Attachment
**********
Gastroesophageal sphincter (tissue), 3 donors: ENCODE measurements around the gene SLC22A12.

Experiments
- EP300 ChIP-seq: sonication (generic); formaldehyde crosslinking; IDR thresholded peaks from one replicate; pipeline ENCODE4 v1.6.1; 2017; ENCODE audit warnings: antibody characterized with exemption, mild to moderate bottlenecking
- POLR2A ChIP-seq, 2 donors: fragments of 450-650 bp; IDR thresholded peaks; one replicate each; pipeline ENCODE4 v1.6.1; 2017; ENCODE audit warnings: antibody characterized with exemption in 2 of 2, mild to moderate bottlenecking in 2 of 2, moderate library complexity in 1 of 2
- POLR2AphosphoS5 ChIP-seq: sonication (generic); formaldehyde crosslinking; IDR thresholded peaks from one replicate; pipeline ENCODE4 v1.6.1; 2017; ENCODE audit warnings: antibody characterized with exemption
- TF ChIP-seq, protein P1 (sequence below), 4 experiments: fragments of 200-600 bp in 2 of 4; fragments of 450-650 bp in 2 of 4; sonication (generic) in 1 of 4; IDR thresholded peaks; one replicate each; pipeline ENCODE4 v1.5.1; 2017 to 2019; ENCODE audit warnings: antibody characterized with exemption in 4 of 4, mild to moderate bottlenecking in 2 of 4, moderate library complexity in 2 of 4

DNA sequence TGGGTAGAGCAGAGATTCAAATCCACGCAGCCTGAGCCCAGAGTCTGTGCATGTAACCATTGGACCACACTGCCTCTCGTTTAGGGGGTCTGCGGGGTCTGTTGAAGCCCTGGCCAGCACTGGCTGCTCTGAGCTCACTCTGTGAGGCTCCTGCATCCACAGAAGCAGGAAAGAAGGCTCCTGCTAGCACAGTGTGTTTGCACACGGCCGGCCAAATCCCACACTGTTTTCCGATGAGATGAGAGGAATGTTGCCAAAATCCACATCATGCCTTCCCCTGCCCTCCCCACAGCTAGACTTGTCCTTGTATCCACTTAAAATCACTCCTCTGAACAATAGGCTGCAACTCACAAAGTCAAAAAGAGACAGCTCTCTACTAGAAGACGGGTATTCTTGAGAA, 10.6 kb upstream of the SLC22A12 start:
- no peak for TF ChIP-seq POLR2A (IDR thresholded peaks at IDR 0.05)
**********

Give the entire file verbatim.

Gastroesophageal sphincter (tissue), 3 donors: ENCODE measurements around the gene SLC22A12.

Experiments
- EP300 ChIP-seq: sonication (generic); formaldehyde crosslinking; IDR thresholded peaks from one replicate; pipeline ENCODE4 v1.6.1; 2017; ENCODE audit warnings: antibody characterized with exemption, mild to moderate bottlenecking
- POLR2A ChIP-seq, 2 donors: fragments of 450-650 bp; IDR thresholded peaks; one replicate each; pipeline ENCODE4 v1.6.1; 2017; ENCODE audit warnings: antibody characterized with exemption in 2 of 2, mild to moderate bottlenecking in 2 of 2, moderate library complexity in 1 of 2
- POLR2AphosphoS5 ChIP-seq: sonication (generic); formaldehyde crosslinking; IDR thresholded peaks from one replicate; pipeline ENCODE4 v1.6.1; 2017; ENCODE audit warnings: antibody characterized with exemption
- TF ChIP-seq, protein P1 (sequence below), 4 experiments: fragments of 200-600 bp in 2 of 4; fragments of 450-650 bp in 2 of 4; sonication (generic) in 1 of 4; IDR thresholded peaks; one replicate each; pipeline ENCODE4 v1.5.1; 2017 to 2019; ENCODE audit warnings: antibody characterized with exemption in 4 of 4, mild to moderate bottlenecking in 2 of 4, moderate library complexity in 2 of 4

DNA sequence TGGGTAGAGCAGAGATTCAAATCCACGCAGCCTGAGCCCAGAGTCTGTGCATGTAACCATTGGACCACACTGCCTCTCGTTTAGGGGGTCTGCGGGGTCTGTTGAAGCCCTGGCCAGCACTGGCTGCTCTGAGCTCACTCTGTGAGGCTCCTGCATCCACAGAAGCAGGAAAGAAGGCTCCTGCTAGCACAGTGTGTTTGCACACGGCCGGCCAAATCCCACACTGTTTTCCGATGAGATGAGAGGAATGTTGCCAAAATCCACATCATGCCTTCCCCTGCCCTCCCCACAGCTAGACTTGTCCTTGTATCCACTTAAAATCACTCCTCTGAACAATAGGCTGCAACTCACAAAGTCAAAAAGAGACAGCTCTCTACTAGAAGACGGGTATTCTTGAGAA, 10.6 kb upstream of the SLC22A12 start:
- no peak for TF ChIP-seq POLR2A (IDR thresholded peaks at IDR 0.05)